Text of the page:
The boats took finished goods to London and brought back raw materials such as waste paper and rags. Other raw materials such as esparto grass, woodpulp, chemicals and china clay were also used in vast quantities. Once steam engines were in use in the mills, coal came in by canal. During the period 1904-1928, the average annual amount of coal delivered was 38,540 tons. The last deliveries of coal were made between 1960 and 1970 as the mills switched to oil.
It is not clear who manned the boats in the early days but Dickinsons did own some boats such as Lord Nelson and Hero of the Nile (registered 1870 and 1891). However, in 1890 Fellows, Morton and Clayton Ltd. contracted to operate the Dickinson intermill service. In 1897 they had replaced horse-drawn boats with “steamers” – Countess and Princess together with two “butties” – Maud and May, followed in 1910 with replacement “butties” – Alice and Kate. In 1927 motor boats – Jackal and Jaguar replaced the steamers and new butties – Helen and Hettie came into service in 1930.' [taken from the official website]
' "Rags make paper, paper makes money, money makes banks, banks make loans, loans make beggars, beggars make rags. - Anon. English 19th C. '

A modern equivalent of a turnover bridge taking the towpath from one side of the canal to the other.
  The bridge is held in place by these stanchions situated on either side close to the ends of the bridge.

Apsley Marina

A tight fit!

 The Willow trees are looking magnificent as we approach Nash Mills
 It seems to be taking a long time to get these apartments finished
(an interesting article here)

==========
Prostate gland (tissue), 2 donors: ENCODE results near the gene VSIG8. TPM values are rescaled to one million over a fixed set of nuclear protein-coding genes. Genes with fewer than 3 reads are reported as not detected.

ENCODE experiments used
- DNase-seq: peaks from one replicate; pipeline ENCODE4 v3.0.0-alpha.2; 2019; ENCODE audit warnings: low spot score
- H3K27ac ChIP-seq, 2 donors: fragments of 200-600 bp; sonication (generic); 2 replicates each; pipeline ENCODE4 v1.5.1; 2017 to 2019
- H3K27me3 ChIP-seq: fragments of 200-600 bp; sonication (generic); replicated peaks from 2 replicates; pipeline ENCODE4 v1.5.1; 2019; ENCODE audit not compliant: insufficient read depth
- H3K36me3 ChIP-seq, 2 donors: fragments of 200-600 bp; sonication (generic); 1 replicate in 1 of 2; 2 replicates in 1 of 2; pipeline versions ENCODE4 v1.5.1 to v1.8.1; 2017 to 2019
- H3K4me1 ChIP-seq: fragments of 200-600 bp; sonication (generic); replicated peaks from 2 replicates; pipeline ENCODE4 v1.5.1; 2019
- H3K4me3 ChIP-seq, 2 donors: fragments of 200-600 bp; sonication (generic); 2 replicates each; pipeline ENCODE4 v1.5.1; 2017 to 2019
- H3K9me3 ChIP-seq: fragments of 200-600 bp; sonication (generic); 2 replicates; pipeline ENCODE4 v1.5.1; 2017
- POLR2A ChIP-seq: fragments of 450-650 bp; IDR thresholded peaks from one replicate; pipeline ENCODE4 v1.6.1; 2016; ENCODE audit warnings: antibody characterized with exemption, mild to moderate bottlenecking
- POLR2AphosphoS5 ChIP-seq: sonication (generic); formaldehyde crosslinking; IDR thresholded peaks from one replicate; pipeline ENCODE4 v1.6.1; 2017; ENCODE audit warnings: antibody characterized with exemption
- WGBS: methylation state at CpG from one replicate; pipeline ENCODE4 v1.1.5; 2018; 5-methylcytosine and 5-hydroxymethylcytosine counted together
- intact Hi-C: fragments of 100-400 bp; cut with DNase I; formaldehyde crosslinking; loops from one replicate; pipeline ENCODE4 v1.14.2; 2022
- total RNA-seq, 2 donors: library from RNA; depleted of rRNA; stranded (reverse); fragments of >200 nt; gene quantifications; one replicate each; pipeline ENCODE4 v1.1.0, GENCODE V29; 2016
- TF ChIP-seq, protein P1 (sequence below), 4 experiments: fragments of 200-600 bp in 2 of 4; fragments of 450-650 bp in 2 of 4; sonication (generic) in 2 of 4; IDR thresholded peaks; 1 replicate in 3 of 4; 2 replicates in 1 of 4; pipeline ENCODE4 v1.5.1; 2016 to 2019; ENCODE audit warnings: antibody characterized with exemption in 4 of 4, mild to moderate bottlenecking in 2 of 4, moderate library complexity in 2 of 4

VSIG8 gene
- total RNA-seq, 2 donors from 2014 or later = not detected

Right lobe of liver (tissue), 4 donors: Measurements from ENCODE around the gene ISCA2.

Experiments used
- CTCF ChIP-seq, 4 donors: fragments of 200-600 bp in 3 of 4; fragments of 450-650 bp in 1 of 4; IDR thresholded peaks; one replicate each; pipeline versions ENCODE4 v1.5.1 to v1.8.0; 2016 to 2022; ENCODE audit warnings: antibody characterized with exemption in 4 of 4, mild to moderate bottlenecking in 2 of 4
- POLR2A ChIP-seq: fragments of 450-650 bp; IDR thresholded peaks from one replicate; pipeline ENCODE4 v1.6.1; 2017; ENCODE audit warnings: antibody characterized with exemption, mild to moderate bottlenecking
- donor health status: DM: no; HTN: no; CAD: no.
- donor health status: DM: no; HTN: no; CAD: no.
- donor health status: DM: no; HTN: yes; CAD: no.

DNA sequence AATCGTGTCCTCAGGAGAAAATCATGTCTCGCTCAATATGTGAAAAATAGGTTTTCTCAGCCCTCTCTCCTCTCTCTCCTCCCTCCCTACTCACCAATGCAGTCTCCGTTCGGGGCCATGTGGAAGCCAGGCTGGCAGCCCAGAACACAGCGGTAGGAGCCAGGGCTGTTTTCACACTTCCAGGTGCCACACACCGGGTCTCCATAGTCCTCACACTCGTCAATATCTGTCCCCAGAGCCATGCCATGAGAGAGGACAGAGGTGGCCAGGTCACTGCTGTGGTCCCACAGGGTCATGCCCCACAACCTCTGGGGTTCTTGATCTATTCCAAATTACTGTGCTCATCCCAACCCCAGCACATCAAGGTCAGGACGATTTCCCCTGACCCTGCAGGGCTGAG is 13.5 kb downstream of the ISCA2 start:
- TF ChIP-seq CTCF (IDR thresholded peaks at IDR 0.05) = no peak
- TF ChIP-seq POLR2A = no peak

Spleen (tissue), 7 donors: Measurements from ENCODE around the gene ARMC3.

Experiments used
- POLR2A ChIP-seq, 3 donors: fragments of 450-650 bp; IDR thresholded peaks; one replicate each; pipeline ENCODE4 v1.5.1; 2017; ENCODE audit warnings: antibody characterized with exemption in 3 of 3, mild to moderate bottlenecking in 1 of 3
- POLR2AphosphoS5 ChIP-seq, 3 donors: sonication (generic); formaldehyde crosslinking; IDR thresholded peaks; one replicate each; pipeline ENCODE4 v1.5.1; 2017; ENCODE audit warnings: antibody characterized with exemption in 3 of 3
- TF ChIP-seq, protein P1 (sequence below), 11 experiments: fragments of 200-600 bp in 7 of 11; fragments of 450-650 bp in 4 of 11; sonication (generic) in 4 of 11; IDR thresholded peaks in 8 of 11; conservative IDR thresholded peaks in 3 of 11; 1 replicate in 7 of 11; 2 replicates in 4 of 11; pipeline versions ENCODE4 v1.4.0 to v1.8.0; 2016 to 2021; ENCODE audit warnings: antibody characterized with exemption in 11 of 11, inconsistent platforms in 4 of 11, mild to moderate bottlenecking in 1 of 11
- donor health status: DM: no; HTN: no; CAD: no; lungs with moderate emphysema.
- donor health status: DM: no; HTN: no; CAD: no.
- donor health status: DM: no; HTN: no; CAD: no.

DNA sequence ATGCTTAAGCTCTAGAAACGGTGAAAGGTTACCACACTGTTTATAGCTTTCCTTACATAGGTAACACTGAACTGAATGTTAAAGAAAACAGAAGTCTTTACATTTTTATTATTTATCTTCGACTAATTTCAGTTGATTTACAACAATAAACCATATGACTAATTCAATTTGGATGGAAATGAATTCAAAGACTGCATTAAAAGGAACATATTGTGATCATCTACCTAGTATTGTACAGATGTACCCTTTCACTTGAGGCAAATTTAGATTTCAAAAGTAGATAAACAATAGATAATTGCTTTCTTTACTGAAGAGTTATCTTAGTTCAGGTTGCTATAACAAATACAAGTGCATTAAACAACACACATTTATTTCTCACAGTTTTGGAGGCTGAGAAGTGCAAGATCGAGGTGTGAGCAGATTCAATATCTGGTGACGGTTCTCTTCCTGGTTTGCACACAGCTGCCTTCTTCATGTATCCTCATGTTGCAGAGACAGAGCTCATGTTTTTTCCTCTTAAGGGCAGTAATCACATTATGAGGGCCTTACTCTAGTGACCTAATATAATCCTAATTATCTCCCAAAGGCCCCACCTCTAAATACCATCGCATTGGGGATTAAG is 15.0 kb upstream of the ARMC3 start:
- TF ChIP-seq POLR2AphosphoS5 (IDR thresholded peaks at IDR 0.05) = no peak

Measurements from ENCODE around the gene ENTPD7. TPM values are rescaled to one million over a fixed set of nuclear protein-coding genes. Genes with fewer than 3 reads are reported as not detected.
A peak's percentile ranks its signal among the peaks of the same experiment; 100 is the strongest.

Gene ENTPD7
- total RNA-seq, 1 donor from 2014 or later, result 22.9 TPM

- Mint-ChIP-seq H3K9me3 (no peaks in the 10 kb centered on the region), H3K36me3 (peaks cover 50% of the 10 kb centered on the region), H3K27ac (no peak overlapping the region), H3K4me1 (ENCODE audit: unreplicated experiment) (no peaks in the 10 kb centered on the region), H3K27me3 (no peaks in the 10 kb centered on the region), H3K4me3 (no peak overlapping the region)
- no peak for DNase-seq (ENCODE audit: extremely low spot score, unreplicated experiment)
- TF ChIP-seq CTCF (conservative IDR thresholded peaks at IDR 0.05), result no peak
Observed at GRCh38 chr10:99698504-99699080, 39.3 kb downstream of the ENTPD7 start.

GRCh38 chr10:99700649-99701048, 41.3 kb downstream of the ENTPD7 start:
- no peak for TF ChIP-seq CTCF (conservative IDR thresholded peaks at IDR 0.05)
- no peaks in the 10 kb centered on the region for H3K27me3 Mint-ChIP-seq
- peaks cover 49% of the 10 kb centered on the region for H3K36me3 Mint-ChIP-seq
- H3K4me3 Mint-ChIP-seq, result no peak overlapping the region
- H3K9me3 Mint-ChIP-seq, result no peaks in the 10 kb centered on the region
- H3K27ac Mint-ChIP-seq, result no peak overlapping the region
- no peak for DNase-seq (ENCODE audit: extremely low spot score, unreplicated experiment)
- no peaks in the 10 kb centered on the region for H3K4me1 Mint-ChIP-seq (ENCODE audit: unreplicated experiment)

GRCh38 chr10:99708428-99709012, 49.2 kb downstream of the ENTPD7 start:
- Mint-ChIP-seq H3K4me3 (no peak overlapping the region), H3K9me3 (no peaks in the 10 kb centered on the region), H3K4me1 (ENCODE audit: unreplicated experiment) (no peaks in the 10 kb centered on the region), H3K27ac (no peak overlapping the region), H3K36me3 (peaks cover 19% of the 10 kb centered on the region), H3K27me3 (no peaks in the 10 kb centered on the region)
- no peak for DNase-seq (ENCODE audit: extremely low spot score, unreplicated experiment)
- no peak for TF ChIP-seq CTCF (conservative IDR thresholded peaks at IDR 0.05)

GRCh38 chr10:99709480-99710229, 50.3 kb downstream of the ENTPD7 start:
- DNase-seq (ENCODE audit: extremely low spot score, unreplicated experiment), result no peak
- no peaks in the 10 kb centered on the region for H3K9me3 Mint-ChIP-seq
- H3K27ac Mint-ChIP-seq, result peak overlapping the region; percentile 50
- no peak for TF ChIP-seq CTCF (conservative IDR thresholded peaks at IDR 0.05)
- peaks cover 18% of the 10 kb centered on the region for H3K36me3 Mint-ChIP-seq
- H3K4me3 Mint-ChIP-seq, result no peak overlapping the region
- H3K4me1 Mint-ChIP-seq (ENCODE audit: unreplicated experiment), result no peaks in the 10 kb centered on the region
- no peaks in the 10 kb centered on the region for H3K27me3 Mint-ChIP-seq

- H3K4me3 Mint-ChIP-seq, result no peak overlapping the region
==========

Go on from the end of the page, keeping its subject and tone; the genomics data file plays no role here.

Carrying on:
What looks like two old working boats Bodmin and Banstead but the buttyboat Bodmin is apparently a recently built Reeves shell

 Another sign that spring has definitely sprung!
Work going on under what I think is the M40 25[thanks Adam] motorway, scary or what?  I know where I’d rather be, and it’s not up there!
 North Grove Lock and there must be a boat in front of us somewhere leaving the bottom gates open as they leave the locks - a bit of a nuisance!
We stopped to eat lunch at Hunton Bridge and decided to carry on as the day was warm and there was no wind at all, not like the forecast for the weekend! Brand new top gates at Hunton Bridge top lock look very smart, it’s good to see the design in such clear detail.

The pretty Grove Bridge at what looks like an impossible angle and the unusual rope guard which, in time gone by, prevented the towing ropes from damaging the bridge walls
That’s bridge 163 seen from inside Lady Capel’s Lock, it's a turnover bridge and as you can see it’s set at a 90-degree angle to me!
Some beautifully positioned properties in this area

Approaching that bridge
… I’ve never noticed this metal support under the bridge before.
… and looking back
The Grove Bridge commissioned by the Earl of Clarendon when the canal was built.
It worries me a little passing the golf course when players are close to the water
And we have to have a picture of the Grove Mill buildings
Dramatic against the sky!
15:15 and we’re moored up at Cassiobury
It’s been another great cruising day, much longer than we’ve been used to lately.  We’ve done 6 miles and 11 locks.